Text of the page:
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I have a collection of actions that are either Enable or Disable, with a value to indicate true or false. Functionally, an Enable:True is equivalent to a Disable:False (the wo types exists for other legacy reasons).

I have a need to resolve a list of actions into a single relevant action, where an action resulting in a disable takes priority. i.e. If one action indicates that it should disable the target, and all other say it should enable them, then the disable wins.

I've come up with the code below:

void Main()
    var actions = GetActions();

    var x = actions.OrderBy(A => (A.ActionType == ActionType.Enable && A.Value)
                                || (A.ActionType == ActionType.Disable && !A.Value)).ToList();

    Console.WriteLine("Initial Order");

    x = x.Skip(1).ToList();

    actions.RemoveAll(A => x.Contains(A));

    Console.WriteLine("End Result");

private List<Action> GetActions()
    var actions = new List<Action>();

    actions.Add(new Action() { ActionType = ActionType.Enable, Value = true });
    actions.Add(new Action() { ActionType = ActionType.Enable, Value = false });
    actions.Add(new Action() { ActionType = ActionType.Disable, Value = true });
    actions.Add(new Action() { ActionType = ActionType.Disable, Value = false });

    return actions;

// Define other methods and classes here
public class Action
    public ActionType ActionType { get; set; }
    public bool Value { get; set; }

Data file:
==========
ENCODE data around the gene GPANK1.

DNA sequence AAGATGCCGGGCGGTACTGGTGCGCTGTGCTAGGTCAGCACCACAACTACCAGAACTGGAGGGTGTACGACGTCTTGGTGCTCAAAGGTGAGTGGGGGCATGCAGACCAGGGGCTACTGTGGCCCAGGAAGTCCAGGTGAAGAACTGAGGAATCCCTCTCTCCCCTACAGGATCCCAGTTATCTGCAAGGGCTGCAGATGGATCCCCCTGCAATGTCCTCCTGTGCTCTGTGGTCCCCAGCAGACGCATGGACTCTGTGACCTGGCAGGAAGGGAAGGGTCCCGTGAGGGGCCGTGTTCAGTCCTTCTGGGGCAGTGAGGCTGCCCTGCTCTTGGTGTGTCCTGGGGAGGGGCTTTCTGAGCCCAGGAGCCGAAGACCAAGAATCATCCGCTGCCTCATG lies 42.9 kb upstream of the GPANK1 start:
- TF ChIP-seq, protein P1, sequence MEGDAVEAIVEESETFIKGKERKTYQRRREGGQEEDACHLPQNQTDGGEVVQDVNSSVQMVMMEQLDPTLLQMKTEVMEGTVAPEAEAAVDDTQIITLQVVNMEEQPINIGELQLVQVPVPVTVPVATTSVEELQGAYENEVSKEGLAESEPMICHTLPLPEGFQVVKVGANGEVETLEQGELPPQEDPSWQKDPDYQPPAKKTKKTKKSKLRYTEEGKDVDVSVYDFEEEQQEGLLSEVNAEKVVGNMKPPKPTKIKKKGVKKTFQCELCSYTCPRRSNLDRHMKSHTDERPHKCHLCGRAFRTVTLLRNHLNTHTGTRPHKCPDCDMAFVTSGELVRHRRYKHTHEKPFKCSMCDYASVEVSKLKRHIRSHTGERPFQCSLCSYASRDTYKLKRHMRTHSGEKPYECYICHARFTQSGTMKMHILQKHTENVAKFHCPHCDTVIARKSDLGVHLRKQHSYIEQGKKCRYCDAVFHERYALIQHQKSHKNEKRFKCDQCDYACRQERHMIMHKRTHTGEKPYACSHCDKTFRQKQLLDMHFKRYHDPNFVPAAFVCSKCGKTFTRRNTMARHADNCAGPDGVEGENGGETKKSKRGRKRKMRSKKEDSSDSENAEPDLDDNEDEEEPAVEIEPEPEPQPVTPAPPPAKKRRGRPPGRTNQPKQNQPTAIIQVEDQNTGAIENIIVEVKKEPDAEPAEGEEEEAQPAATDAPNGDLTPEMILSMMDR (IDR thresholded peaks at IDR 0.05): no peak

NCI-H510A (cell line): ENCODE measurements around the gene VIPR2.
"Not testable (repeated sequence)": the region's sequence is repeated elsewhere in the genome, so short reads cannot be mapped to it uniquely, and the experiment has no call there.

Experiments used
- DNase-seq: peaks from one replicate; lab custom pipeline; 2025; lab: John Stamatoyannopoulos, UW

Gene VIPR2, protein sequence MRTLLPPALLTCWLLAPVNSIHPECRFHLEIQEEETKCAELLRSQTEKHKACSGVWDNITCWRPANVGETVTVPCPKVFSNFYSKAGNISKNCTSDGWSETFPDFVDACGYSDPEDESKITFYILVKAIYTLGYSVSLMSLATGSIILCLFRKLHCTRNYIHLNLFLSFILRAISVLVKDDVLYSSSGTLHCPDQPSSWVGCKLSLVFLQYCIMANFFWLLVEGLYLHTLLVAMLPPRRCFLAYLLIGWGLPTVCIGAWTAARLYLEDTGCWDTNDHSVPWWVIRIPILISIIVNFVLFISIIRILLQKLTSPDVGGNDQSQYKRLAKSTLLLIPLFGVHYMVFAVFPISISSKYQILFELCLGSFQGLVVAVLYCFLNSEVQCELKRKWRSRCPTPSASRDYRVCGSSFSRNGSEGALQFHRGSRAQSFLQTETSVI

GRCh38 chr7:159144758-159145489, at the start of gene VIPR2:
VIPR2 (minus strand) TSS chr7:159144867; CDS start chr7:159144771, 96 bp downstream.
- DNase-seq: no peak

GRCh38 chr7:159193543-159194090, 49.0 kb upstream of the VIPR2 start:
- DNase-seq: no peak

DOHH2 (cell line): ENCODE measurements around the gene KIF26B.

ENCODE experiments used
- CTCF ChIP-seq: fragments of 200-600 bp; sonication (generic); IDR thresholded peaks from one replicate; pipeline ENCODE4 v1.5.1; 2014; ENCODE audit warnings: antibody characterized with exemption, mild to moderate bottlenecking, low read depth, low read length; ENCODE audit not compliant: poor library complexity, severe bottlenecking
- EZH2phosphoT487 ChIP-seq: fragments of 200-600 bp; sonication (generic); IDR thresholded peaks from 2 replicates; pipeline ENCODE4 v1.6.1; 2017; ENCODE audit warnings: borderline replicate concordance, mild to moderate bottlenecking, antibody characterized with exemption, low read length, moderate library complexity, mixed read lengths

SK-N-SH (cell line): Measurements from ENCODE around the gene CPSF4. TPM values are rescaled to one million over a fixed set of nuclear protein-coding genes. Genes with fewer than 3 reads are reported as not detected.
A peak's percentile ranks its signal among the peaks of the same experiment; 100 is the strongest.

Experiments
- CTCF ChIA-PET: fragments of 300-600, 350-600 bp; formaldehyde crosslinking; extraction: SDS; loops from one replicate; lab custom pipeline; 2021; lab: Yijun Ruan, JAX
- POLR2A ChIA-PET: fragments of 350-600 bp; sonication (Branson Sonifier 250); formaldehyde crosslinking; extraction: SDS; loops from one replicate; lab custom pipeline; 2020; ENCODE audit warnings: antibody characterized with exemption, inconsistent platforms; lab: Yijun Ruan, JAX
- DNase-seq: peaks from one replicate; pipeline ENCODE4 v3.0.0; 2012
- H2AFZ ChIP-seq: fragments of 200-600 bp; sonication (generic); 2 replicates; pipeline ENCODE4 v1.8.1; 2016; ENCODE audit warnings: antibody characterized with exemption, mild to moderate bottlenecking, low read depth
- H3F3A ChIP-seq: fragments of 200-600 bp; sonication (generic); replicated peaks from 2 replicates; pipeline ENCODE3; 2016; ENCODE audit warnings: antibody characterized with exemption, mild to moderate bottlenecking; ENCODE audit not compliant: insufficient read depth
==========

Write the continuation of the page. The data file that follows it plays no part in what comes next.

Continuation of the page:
public enum ActionType

This gives me exactly what I want (i.e. a single record that indicates a disable action should take place). It also works no matter what values are set for the ActionType enum values (or even the Enum text).

The problem is, I don't understand why, and I'm concerned that something might cause it to not work.

Based on the order:

var x = actions.OrderBy(A => (A.ActionType == ActionType.Enable && A.Value)
                            || (A.ActionType == ActionType.ADisable && !A.Value)).ToList();

    // Order Is:
    // Enable  False
    // Disable True
    // Enable  True
    // Disable False

I would have expected that it would sort Enable:True and Disable:False at the top of the list, but it's actually putting them to the bottom of the list. Thats what I want, but why is it doing that?

share|improve this question
By default boolean sort order is FALSE then TRUE –  digEmAll Jul 2 '14 at 10:00

1 Answer 1

up vote 1 down vote accepted

with your ordering

Enable + false => false

Disable + false => false

Enable + true => true

Disable + false => true

As false comes before true when ordering boolean values, the result is correct. Probably because 0 < 1 (well, at least that's the way it's implemented) ?

Just use OrderByDescending if you want true first (but that's not what you want).

But with your code, you won't be able to ensure the order between

Enable true


Disable false

for example.

share|improve this answer
Ah, ok. So its evaluating the condition I've specified and outputting as true or false, then ordering on the boolean output. That makes sense. In my case, Enable:true and Disable:false are equivalent, so that is fine for my purposes - I just wanted to fully understand the logic so that I could be sure it would continue to work as intended. Thanks –  Obsidian Phoenix Jul 2 '14 at 10:01
@Obsidian Phoenix To understand the logic, you need to look at msdn.microsoft.com/en-us/library/vstudio/… Your lambda expression actually selects the key, by which items should be sorted. It is readily apparent that expression returns a bool, what may not be is to what every possible case of Enabled/Disabled true/false evaluated to (and the fact that in bool sorting false is before true), and that part is covered in above answer. –  user3613916 Jul 2 '14 at 10:09

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